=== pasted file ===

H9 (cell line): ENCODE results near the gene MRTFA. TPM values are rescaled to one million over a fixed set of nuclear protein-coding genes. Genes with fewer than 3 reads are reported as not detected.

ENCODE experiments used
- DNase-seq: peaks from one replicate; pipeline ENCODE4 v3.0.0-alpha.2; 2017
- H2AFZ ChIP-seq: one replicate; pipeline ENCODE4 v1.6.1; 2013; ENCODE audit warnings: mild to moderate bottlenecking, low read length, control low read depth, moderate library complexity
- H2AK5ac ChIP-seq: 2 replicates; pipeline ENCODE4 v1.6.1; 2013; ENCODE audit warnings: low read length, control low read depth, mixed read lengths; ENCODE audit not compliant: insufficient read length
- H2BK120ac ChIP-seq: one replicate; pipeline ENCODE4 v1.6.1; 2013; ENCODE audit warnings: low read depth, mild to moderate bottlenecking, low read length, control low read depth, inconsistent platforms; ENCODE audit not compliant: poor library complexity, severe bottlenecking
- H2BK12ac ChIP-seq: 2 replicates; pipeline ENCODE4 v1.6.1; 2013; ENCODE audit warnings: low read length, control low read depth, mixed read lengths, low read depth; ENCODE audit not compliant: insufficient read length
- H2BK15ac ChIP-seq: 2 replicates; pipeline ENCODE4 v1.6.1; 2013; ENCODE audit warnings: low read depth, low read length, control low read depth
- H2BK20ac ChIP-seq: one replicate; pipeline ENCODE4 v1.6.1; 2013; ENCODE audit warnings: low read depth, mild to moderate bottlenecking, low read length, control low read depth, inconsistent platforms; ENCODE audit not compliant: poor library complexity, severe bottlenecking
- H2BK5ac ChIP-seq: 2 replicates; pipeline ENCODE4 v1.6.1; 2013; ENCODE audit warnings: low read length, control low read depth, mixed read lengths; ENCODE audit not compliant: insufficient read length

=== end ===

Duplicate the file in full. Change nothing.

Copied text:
H9 (cell line): ENCODE results near the gene MRTFA. TPM values are rescaled to one million over a fixed set of nuclear protein-coding genes. Genes with fewer than 3 reads are reported as not detected.

ENCODE experiments used
- DNase-seq: peaks from one replicate; pipeline ENCODE4 v3.0.0-alpha.2; 2017
- H2AFZ ChIP-seq: one replicate; pipeline ENCODE4 v1.6.1; 2013; ENCODE audit warnings: mild to moderate bottlenecking, low read length, control low read depth, moderate library complexity
- H2AK5ac ChIP-seq: 2 replicates; pipeline ENCODE4 v1.6.1; 2013; ENCODE audit warnings: low read length, control low read depth, mixed read lengths; ENCODE audit not compliant: insufficient read length
- H2BK120ac ChIP-seq: one replicate; pipeline ENCODE4 v1.6.1; 2013; ENCODE audit warnings: low read depth, mild to moderate bottlenecking, low read length, control low read depth, inconsistent platforms; ENCODE audit not compliant: poor library complexity, severe bottlenecking
- H2BK12ac ChIP-seq: 2 replicates; pipeline ENCODE4 v1.6.1; 2013; ENCODE audit warnings: low read length, control low read depth, mixed read lengths, low read depth; ENCODE audit not compliant: insufficient read length
- H2BK15ac ChIP-seq: 2 replicates; pipeline ENCODE4 v1.6.1; 2013; ENCODE audit warnings: low read depth, low read length, control low read depth
- H2BK20ac ChIP-seq: one replicate; pipeline ENCODE4 v1.6.1; 2013; ENCODE audit warnings: low read depth, mild to moderate bottlenecking, low read length, control low read depth, inconsistent platforms; ENCODE audit not compliant: poor library complexity, severe bottlenecking
- H2BK5ac ChIP-seq: 2 replicates; pipeline ENCODE4 v1.6.1; 2013; ENCODE audit warnings: low read length, control low read depth, mixed read lengths; ENCODE audit not compliant: insufficient read length